Security

Amazon explained ‘Key’ crack before it shipped fix, says hacker who found the hole

BezosMart doesn’t like being told it was w…wr…wrong

By Simon Sharwood

11 SHARE

The researcher behind the teaser of a new method to crack Amazon.com’s “Key” connected door locks has revealed how his method works, and criticised Amazon’s response to his work because it detailed the flaw before shipping a fix.

In a Medium Post, the researcher known as “MG” explained that he revealed his riff on an attack vector identified by Rhino Security Labs and publicised his activities.

“A professional researcher saw this and reached out to me, offering to broker a disclosure with Amazon,” MG explained. “Unfortunately, this attempt failed. Amazon turned down the offer by demanding a working PoC be made for them.” MG was also told that Amazon has no bug bounties “or other reward pathways.”

“I wasn’t interested in a reward, but this level of arrogance was off-putting,” he wrote. “So I made the PoC”.

Amazon Key door-entry flaw: No easy fix to stop rogue couriers burgling your place unseen

READ MORE

The Register and others reported his handiwork and - surprise! – Amazon suddenly wanted to talk and MG “started helping them understand the attack.”

“I was impressed with the security response team,” he said, but found that when they asked for his code it “was a bit frustrating in context of the initial ‘lol we won’t give you anything but do work for us’ interaction”.

Amazon’s security team then went quiet. But the company’s PR team started saying MG’s hack was nothing to worry about and then explained it in full to Forbes – but before a fix had been implemented (and without even acknowledging The Register’s inquiries about MG’s initial post).

With Amazon revealing details in public, MG decided there was no reason not to disclose his method, which involves scanning the rate of frames produced by Key’s companion camera. That rate spikes when a delivery is made, because the camera records it.

Next, MG employed a Wi-Fi “de-auth” attack – a kind of DDOS – on the camera and lock with his Raspberry-Pi-powered Wi-Fi snooper.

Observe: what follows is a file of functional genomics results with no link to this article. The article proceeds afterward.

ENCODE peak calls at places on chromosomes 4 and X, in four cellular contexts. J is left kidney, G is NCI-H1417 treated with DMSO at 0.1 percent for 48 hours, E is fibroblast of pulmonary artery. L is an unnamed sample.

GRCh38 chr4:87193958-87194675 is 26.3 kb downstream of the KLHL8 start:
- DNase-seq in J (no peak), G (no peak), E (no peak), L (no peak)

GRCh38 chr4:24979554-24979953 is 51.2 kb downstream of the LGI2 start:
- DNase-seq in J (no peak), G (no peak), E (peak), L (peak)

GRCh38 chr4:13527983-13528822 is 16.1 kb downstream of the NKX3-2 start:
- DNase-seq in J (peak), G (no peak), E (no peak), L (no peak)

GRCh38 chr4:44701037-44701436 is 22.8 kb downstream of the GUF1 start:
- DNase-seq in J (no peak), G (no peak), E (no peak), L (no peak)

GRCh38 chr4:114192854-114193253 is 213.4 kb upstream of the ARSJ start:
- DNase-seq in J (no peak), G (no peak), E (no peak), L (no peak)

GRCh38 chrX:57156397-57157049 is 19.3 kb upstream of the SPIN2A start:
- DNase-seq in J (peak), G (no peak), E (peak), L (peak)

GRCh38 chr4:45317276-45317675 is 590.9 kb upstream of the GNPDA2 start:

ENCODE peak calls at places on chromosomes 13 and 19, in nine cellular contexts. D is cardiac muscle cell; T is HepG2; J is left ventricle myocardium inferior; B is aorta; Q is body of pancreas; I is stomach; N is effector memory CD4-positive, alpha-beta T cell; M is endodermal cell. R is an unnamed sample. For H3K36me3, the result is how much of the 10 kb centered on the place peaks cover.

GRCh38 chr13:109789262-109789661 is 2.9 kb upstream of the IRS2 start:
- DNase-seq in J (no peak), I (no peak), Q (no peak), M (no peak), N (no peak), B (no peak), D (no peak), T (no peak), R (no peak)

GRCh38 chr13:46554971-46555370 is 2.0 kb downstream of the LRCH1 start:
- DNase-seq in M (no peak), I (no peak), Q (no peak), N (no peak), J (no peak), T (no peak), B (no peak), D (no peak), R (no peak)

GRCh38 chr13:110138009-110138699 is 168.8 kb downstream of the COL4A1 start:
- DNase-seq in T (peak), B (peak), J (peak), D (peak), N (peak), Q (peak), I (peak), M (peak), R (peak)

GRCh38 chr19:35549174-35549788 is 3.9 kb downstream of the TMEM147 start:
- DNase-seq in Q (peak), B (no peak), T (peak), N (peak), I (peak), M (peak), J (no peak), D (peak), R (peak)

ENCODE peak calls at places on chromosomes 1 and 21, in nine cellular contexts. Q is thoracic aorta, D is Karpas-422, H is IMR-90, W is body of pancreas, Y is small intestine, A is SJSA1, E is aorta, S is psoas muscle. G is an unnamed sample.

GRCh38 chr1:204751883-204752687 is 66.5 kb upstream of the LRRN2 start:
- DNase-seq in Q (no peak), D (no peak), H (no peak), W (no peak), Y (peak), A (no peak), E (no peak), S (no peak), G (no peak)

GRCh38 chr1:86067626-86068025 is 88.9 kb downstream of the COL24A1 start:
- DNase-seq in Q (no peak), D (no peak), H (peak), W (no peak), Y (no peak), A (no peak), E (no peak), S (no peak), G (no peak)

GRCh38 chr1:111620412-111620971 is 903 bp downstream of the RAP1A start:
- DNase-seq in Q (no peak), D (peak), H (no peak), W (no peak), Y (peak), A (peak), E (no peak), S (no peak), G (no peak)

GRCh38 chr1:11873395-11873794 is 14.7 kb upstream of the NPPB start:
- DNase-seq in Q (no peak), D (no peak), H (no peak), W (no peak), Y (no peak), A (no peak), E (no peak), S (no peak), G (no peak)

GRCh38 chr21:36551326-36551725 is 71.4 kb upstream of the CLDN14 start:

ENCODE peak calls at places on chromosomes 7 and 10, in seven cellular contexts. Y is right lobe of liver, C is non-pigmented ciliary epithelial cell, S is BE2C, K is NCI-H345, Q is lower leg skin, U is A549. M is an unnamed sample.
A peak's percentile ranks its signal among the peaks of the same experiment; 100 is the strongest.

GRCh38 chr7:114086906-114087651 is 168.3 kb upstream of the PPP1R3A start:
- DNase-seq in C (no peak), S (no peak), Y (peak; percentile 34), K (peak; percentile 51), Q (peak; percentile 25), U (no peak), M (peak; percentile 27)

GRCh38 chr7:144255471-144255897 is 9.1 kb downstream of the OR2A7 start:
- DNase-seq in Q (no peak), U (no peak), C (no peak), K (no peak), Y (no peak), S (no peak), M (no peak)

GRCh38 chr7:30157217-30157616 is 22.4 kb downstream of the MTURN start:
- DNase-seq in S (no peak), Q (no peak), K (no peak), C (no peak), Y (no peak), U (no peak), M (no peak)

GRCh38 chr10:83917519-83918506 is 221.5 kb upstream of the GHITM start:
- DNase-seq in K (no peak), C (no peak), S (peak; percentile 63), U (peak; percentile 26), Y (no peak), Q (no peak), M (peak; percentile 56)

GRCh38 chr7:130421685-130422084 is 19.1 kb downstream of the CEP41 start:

“If the timing is right, you prevent a response from the lock informing the consumer app from knowing that the lock event was successful. For whatever reason, the app was not created to handle this error condition. The UI is also non-responsive, which opens up the opportunity for an inattentive app user to believe they actually pressed the button requesting a re-lock.”

To make the attack more convincing, the RPi plays audio of the Key locking.

MG’s post ends with a host of questions for Amazon about different ways to fool homeowners, delivery staff, or both, that would make this crack or others easier to pull off, and expressed his hope that Amazon takes the ideas seriously because its response to his ideas suggests it’s not thinking too hard about how the Key can unlock criminal possibilities. ®

Sign up to our NewsletterGet IT in your inbox daily

11 Comments

More from The Register

Amazon's creepy facial recog doorbell, Facebook open sources machine learning code and much more

Roundup Plus: Listen to some new classical piano generated by an algorithm

HP's Neon Dion says if anything goes wrong, it's totally Intel's fault: CPU shortage may hit PC maker's financials

Once upon a time it was Windows 10. Now it's Chipzilla's turn

Europe plans special tax for Google, Apple, Facebook, Amazon

French minister says around two per cent of turnover sounds about right

Facebook caught up in court battle with Amazon and pals over 'ageist job ads' that targeted young

How's this any different to advertising in a teen mag, asks social network

Is this why Facebook is such a toxic dump? HP, HPE sued for 'leaking chems' into office site

Stanford uni fumes at Palo Alto soil contamination cleanup bill

Facebook, Amazon fund new trans-Pacific submarine cable

'JUPITER' is made for video, should see first light in 2020, boast 60 Tbps capacity

Facebook's new always-listening home appliance kit Portal doesn't do Facebook

Trust us, pleads the Zuck

The march of Amazon Business has resellers quaking in their booties

Canalys Channels Forum 2018 'To team up with Amazon is like to team up with the devil'

'Massage parlour' location looks like Amazon stealth-testing secret new wireless network

Happy ending? Nope. Big seller, small cells – report

Amazon tried to entice Latin American officials with $5m in Kindles, AWS credits for .amazon

Brazil, Peru snub cheap gifts, refuse to unblock dot-word